Push forward and Lie-bracket

Let $$\psi$$ be a diffeomorphism in $$\mathbb{R}^{n}$$. I have to proove that for two vector fields $$X,Y\in\mathfrak{X}(\mathbb{R}^{n})$$ the following property holds

$$\psi_{\ast}[X,Y] = [\psi_{\ast}X,\psi_{\ast}Y]$$,

where $$[\cdot,\cdot]$$ denotes the Lie-Bracket of vector fields.

First of all, I review some definitions:

(1) In this context, vector fields are viewed as derivations:

$$X:C^{\infty}(\mathbb{R}^{n})\to C^{\infty}(\mathbb{R}^{n})$$, where $$X$$ is linear and fulfills the Leibniz rule.

(2) For a vector $$v\in T_{p}\mathbb{R}^{n}$$, here also viewed as a derivation $$v:C^{\infty}(\mathbb{R}^{n})\to \mathbb{R}$$, the push foward is defined via:

$$\psi_{\ast}v(f):=v(f\circ\psi)$$,

where $$f\in C^{\infty}(\mathbb{R}^{n})$$

Now to the proof:

$$\psi_{\ast}[X,Y](f)=[X,Y](f\circ\psi)=X(Y(f\circ\psi)) - Y(X(f\circ\psi)) = X(\psi_{\ast} Y(f)) - Y(\psi_{\ast} X(f))$$

But now I don$$`$$t no how to continue the proof.....Is there an error in my calculation?

• At the end, it should be $\psi_*X(\psi_*Y(f)) - \psi_*Y(\psi_*X(f))$. – Malkoun Nov 8 '19 at 19:52
• Yes exactly.... – Udalricus.S. Nov 8 '19 at 20:02
• I think it might help to see why Malkoun's statement is true, by proving the result for a diffeomorphism between two manifolds. Mostly, keep track of what the domain/codomains are for the maps involved. – ZxJx Nov 8 '19 at 20:04
• I second @ZxJx's comment. Keep track of the basepoint! – Malkoun Nov 8 '19 at 20:06

There is a definition issue here--you have never actually defined what $$\psi_*X$$ means. You have defined what $$\psi_*v$$ means when $$v$$ is a tangent vector at a single point, but not what $$\psi_*X$$ means when $$X$$ is an entire vector field. The correct definition of $$\psi_*X$$ to use is not $$\psi_*X(f)=X(f\circ\psi)$$ but rather $$\psi_*X(f)=X(f\circ\psi)\circ \psi^{-1}.$$ To see that this makes sense, let $$v$$ be the value of $$X$$ at a point $$p$$. Then $$\psi_*v(f)=v(f\circ\psi)$$ defines a tangent vector $$\psi_*v$$ not at the point $$p$$ but at the point $$\psi(p)$$, since $$v(f\circ\psi)$$ depends on the values of $$f\circ\psi$$ near $$p$$ and thus on the values of $$f$$ near $$\psi(p)$$. Thus, $$\psi_*v$$ should be defined to be the value of the vector field $$\psi_*X$$ at $$\psi(p)$$, not at $$p$$. To get the value of $$\psi_*X$$ at $$p$$, you have to precompose with $$\psi^{-1}$$, hence the formula above.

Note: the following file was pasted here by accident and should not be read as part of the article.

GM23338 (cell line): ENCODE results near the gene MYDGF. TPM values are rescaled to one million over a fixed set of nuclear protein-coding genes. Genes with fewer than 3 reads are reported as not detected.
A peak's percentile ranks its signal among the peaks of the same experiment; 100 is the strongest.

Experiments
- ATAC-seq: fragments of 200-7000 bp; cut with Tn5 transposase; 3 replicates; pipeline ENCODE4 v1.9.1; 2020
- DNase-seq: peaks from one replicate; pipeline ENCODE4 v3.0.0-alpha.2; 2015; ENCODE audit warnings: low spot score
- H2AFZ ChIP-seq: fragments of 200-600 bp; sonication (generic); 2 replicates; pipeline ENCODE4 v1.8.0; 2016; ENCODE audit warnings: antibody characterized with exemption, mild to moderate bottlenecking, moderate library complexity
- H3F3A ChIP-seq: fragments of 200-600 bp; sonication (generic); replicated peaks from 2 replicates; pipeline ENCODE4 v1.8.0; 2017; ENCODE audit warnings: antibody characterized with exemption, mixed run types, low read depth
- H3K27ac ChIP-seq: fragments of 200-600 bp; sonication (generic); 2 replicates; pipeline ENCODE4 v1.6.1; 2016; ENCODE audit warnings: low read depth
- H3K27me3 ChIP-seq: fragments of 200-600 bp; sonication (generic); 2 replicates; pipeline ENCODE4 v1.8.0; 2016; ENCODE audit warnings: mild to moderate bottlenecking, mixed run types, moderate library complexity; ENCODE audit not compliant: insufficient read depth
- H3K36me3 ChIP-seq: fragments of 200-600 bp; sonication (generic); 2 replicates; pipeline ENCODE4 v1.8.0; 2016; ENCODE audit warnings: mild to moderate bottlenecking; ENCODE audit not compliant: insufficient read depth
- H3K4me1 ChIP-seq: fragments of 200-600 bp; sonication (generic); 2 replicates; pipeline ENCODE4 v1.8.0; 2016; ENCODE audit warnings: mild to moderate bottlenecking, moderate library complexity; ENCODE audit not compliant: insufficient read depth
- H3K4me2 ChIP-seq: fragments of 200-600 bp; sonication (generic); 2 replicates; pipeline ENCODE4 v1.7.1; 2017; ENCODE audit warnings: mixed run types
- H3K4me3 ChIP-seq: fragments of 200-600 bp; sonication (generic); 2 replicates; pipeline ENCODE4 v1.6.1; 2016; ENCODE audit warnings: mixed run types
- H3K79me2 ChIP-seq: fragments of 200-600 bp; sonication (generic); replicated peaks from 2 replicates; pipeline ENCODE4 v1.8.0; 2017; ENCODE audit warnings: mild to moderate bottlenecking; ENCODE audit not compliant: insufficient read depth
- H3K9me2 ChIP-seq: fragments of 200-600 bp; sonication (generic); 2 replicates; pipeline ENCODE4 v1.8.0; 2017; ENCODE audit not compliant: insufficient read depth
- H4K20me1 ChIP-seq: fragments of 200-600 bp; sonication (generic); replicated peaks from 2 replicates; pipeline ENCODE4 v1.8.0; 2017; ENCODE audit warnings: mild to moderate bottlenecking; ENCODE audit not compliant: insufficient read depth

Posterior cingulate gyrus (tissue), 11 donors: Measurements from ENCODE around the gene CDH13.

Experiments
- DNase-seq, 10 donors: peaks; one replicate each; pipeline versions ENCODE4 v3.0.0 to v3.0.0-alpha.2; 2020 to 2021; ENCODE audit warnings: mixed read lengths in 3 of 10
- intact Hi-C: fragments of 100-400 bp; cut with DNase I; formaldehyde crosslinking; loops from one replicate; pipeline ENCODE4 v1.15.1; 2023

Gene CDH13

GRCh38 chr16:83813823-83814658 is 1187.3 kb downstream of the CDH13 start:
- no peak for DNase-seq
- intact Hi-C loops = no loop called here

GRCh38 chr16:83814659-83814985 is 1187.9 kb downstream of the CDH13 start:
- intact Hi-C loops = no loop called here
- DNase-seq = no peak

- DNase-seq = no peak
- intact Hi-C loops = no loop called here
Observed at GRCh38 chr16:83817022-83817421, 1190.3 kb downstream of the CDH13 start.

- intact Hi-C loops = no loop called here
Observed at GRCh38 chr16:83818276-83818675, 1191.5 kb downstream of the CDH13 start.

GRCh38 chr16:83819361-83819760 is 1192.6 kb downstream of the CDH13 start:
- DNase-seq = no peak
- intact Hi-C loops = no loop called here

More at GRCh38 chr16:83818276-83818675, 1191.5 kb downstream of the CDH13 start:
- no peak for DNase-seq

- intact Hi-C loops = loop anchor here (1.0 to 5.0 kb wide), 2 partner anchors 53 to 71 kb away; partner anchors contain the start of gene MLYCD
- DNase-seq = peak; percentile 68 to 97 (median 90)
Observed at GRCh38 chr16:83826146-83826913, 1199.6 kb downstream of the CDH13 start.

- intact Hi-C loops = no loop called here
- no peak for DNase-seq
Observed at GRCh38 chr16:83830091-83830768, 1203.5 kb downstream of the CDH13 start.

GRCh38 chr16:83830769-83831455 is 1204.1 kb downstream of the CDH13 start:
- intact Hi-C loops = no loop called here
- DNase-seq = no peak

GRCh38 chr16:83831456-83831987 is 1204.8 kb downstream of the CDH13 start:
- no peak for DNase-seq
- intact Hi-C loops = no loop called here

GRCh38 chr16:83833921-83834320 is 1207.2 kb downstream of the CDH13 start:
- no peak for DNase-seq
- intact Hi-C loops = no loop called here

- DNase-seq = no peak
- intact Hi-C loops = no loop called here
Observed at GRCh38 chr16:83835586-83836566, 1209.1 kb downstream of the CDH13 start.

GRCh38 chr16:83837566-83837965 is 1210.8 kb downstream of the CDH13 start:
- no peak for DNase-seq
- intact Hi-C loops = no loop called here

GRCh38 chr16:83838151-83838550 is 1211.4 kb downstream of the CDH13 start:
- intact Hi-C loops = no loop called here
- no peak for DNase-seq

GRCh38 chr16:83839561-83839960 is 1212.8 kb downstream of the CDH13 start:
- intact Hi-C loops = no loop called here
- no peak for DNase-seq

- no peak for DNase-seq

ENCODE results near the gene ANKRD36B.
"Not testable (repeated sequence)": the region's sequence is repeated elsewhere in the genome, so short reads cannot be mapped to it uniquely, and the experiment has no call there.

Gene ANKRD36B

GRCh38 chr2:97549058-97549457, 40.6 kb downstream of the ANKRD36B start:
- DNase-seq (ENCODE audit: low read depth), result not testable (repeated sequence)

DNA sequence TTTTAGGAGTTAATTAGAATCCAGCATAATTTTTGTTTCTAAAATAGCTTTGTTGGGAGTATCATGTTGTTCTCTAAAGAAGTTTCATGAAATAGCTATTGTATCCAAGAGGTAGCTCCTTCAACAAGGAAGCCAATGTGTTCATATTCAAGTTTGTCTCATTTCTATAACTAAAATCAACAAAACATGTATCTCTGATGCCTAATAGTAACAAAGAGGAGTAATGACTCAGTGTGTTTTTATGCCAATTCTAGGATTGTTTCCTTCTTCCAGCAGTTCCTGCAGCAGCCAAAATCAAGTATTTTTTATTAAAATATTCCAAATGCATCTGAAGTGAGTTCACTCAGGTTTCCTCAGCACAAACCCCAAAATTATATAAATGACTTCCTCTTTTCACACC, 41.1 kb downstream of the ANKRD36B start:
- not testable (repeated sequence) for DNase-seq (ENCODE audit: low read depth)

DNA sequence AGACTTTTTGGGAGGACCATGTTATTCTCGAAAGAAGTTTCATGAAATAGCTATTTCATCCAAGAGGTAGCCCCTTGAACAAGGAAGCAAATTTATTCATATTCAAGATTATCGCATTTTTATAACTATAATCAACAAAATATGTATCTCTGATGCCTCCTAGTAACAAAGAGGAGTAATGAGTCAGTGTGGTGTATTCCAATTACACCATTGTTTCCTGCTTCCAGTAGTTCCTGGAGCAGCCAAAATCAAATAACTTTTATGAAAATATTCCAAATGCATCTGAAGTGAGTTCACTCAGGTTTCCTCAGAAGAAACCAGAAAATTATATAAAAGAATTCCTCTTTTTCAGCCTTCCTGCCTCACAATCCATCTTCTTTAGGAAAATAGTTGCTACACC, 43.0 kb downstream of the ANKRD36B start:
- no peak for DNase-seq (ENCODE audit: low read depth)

Using this correct formula, you should have no difficulty verifying that $$\psi_*[X,Y] = [\psi_*X,\psi_*Y]$$, the key point being that when you compute $$\psi_*X(\psi_*Yf))$$ you get $$X((\psi_*Yf)\circ\psi)\circ\psi^{-1}=X((Y(f\circ \psi)\circ \psi^{-1})\circ\psi)\circ\psi^{-1}=X(Y(f\circ\psi))\circ\psi^{-1}$$ with the inner $$\psi^{-1}$$ and $$\psi$$ cancelling out.

I don't think the result is all that easy. Following Lee (cf. Introduction to Smooth Manifolds), we can prove something more general, from which your formula follows immediately. First, note that $$X:C^{\infty}(\mathbb{R}^{n})\to C^{\infty}(\mathbb{R}^{n})$$ is a map that sends $$f$$ to $$Xf:\mathbb R^n\to \mathbb R:p\mapsto X_pf.$$ Then, if $$F:M\to N$$ is a diffeomorpshism, $$X\in \mathfrak X(M),\ Y\in \mathfrak X(N)$$, say that $$X$$ and $$Y$$ are $$F$$ -related $$\Leftrightarrow (F_*)_p(X_p)=Y_{F(p)},$$ which is to say $$F_*X=Y.$$

To prove your claim, in steps, we have

$$(1).\ X$$ and $$Y$$ are $$F$$-related $$\Leftrightarrow X(f\circ F)=(Yf)\circ F$$, which is true simply because

$$X_p(f\circ F)=((F_*)_pX_p)f\ \text{and}\ (Yf)\circ F(p)=Y_{F(p)}f.$$

$$(2).\$$ if $$X_1,X_2\in \mathfrak X(M),\ Y_1,Y_2\in \mathfrak X(N)$$ then if $$X_1$$ and $$Y_1$$ are $$F$$-related and $$X_2$$ and $$Y_2$$ are $$F$$-related, then $$[X_1,X_2]$$ is $$F$$ -related to $$[Y_1,Y_2].$$ This is a direct calculation. Using $$(1)$$ twice in each of the following, we have

$$X_1X_2(f\circ F)=X_1(Y_2f\circ F)=(Y_1Y_2f)\circ F$$

and

$$X_2X_1(f\circ F)=X_2(Y_1f\circ F)=(Y_2Y_1f)\circ F,$$

which implies that

$$([X_1,X_2])f\circ F=(Y_1Y_2f)\circ F-(Y_2Y_1f)\circ F=([Y_1,Y_2]f)\circ F,$$

and the result now follows from another application of $$(1).$$

$$(3).$$ Unwinding all this, we have shown that $$F_*[X_1,X_2]=[Y_1,Y_2]=[F_*X_1,F_*X_2].$$